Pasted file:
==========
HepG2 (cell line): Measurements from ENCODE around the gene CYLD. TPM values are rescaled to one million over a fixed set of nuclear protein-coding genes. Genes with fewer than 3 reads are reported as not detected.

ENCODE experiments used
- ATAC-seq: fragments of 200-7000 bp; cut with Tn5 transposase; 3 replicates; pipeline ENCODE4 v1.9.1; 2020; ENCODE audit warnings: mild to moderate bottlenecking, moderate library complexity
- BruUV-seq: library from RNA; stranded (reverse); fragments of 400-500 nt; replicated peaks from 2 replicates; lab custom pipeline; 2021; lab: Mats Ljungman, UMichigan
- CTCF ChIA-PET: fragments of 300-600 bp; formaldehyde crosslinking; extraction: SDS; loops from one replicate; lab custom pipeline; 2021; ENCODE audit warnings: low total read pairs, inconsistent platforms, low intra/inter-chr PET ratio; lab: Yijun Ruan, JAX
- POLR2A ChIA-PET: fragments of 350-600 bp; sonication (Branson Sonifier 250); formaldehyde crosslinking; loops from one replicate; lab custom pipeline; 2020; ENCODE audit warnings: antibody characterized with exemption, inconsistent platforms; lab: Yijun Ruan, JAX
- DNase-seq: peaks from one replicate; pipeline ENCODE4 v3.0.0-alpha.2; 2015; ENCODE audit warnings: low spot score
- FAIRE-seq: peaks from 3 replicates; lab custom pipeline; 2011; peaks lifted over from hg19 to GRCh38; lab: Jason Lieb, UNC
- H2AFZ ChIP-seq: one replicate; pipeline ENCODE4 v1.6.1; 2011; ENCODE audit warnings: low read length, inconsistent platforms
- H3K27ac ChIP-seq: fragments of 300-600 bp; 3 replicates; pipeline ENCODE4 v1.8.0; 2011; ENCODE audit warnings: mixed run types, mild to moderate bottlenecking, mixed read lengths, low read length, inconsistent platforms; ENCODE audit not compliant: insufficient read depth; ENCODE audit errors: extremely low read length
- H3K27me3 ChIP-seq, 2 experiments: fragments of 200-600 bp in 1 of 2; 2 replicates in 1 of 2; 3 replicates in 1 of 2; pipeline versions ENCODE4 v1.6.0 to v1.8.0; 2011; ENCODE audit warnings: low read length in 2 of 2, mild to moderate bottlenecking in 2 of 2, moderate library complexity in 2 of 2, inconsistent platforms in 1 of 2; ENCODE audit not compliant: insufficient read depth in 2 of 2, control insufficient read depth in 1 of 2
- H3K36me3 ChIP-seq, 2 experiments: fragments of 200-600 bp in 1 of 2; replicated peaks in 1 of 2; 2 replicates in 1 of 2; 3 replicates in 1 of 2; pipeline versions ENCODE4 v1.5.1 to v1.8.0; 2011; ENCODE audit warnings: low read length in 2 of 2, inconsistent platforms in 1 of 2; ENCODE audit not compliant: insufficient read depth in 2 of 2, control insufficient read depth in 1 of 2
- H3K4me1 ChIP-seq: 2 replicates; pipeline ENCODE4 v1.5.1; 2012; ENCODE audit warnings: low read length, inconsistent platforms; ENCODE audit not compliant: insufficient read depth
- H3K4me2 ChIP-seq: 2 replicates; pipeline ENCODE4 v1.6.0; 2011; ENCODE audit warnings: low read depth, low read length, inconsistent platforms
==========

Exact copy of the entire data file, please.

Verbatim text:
HepG2 (cell line): Measurements from ENCODE around the gene CYLD. TPM values are rescaled to one million over a fixed set of nuclear protein-coding genes. Genes with fewer than 3 reads are reported as not detected.

ENCODE experiments used
- ATAC-seq: fragments of 200-7000 bp; cut with Tn5 transposase; 3 replicates; pipeline ENCODE4 v1.9.1; 2020; ENCODE audit warnings: mild to moderate bottlenecking, moderate library complexity
- BruUV-seq: library from RNA; stranded (reverse); fragments of 400-500 nt; replicated peaks from 2 replicates; lab custom pipeline; 2021; lab: Mats Ljungman, UMichigan
- CTCF ChIA-PET: fragments of 300-600 bp; formaldehyde crosslinking; extraction: SDS; loops from one replicate; lab custom pipeline; 2021; ENCODE audit warnings: low total read pairs, inconsistent platforms, low intra/inter-chr PET ratio; lab: Yijun Ruan, JAX
- POLR2A ChIA-PET: fragments of 350-600 bp; sonication (Branson Sonifier 250); formaldehyde crosslinking; loops from one replicate; lab custom pipeline; 2020; ENCODE audit warnings: antibody characterized with exemption, inconsistent platforms; lab: Yijun Ruan, JAX
- DNase-seq: peaks from one replicate; pipeline ENCODE4 v3.0.0-alpha.2; 2015; ENCODE audit warnings: low spot score
- FAIRE-seq: peaks from 3 replicates; lab custom pipeline; 2011; peaks lifted over from hg19 to GRCh38; lab: Jason Lieb, UNC
- H2AFZ ChIP-seq: one replicate; pipeline ENCODE4 v1.6.1; 2011; ENCODE audit warnings: low read length, inconsistent platforms
- H3K27ac ChIP-seq: fragments of 300-600 bp; 3 replicates; pipeline ENCODE4 v1.8.0; 2011; ENCODE audit warnings: mixed run types, mild to moderate bottlenecking, mixed read lengths, low read length, inconsistent platforms; ENCODE audit not compliant: insufficient read depth; ENCODE audit errors: extremely low read length
- H3K27me3 ChIP-seq, 2 experiments: fragments of 200-600 bp in 1 of 2; 2 replicates in 1 of 2; 3 replicates in 1 of 2; pipeline versions ENCODE4 v1.6.0 to v1.8.0; 2011; ENCODE audit warnings: low read length in 2 of 2, mild to moderate bottlenecking in 2 of 2, moderate library complexity in 2 of 2, inconsistent platforms in 1 of 2; ENCODE audit not compliant: insufficient read depth in 2 of 2, control insufficient read depth in 1 of 2
- H3K36me3 ChIP-seq, 2 experiments: fragments of 200-600 bp in 1 of 2; replicated peaks in 1 of 2; 2 replicates in 1 of 2; 3 replicates in 1 of 2; pipeline versions ENCODE4 v1.5.1 to v1.8.0; 2011; ENCODE audit warnings: low read length in 2 of 2, inconsistent platforms in 1 of 2; ENCODE audit not compliant: insufficient read depth in 2 of 2, control insufficient read depth in 1 of 2
- H3K4me1 ChIP-seq: 2 replicates; pipeline ENCODE4 v1.5.1; 2012; ENCODE audit warnings: low read length, inconsistent platforms; ENCODE audit not compliant: insufficient read depth
- H3K4me2 ChIP-seq: 2 replicates; pipeline ENCODE4 v1.6.0; 2011; ENCODE audit warnings: low read depth, low read length, inconsistent platforms